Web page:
This – brace yourself – is the Hen Grenade…

Thanks to Wilf for coming up, and to everyone who popped along on the night! And that foam-covered stripy blazer in full…

Suburban Star Wars… Volume 1

Hello! It’s not too late to say ‘Happy New Year’, is it? I was desperate to get it in before the end of January. And no, that’s not a Richard Keys quote.

Anyway, after a pitiful showing in 2010, I’m determined to put a bit more stuff on this blog during the twelve months of human existance that government scientists are already calling ‘2011’. I’ve made some extraordinary discoveries in the loft recently, so expect a few more ‘Nuggets…’ to come your way very soon, and my Uncle Trevor – recurring star of the now ancient historical document ‘Wiffle Lever To Full!’ – amazingly managed to repair an ailing hard drive containing thousands of my old radio interviews, so I’ll be transcribing some more Wiffle-friendly chats with a flurry of childhood TV heroes.

(And yes, this is my Uncle Trevor dealing with a similarly uncooperative piece of hardware during the Summer of 1981)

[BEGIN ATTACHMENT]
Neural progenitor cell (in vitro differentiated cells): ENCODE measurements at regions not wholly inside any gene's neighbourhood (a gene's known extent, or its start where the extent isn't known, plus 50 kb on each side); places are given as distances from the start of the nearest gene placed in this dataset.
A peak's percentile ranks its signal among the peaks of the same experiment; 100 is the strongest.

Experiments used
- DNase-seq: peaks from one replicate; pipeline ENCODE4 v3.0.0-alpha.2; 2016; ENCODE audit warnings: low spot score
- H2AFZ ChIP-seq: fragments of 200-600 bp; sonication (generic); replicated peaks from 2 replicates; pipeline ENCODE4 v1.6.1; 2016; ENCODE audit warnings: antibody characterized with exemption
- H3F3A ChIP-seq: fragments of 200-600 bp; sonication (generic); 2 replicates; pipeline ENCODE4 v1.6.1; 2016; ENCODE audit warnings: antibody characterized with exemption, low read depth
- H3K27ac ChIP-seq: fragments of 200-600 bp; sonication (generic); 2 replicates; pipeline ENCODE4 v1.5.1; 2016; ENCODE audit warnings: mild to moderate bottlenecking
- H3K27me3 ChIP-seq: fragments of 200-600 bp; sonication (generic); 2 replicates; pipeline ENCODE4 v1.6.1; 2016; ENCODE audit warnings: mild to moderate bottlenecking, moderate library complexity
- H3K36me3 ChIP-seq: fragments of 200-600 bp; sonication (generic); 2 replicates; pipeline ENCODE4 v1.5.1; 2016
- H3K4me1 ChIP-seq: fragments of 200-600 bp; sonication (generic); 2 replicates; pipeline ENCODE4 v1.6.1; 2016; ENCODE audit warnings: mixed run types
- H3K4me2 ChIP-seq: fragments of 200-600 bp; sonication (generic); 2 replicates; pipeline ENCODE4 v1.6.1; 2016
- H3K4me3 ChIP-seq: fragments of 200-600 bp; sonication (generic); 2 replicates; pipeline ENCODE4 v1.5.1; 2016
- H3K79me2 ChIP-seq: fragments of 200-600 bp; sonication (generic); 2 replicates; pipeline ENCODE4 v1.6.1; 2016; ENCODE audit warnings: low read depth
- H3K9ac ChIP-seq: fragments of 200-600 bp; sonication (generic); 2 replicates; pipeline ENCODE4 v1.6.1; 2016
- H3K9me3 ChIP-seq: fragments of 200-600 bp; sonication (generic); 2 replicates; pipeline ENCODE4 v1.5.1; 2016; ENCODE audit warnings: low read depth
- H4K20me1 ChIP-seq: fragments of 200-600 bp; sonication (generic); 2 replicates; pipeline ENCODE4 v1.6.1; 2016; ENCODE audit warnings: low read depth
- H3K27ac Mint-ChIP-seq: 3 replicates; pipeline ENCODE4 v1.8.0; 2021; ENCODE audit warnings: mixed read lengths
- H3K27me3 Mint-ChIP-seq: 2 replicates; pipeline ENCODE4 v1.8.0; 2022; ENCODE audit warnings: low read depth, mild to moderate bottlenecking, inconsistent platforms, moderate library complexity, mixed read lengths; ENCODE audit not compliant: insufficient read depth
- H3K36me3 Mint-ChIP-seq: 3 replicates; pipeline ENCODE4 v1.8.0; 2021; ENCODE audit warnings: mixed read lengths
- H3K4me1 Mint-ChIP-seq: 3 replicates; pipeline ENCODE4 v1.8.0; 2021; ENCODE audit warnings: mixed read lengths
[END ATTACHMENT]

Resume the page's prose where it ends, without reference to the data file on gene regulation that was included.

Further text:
In the meantime, I’ve been slowly adding to my collection of vintage Star Wars figures. Dedicated followers of this rubbish will remember that, in 1986, I flogged my entire collection to a travelling toy collector who advertised her services in the classified section of the Middlesbrough Evening Gazette. She gave me fifteen pounds for the entire, planet-sized collection after my Mum sagely assured me that ‘no-one’s interested in Star Wars any more’.

Amazingly, though, these  are two hardy survivors of my original collection that somehow slipped through the net… Han Solo on his trusty Tauntaun, pictured riding bravely across the fearsome Ice Patio of Yarm during a recent cold snap.

As C-3PO nearly points out in The Empire Strikes Back, ‘Artoo calculates that the chances of surviving an afternoon on Bob Fischer’s patio in the middle of January are approximately 725-1.’

‘Of course,’ he continues, ‘Artoo has been known to be wrong. From time to time’. 

As has my Mum, obviously. I forgive, but I never forget.  

More Suburban Star Wars pictures to follow.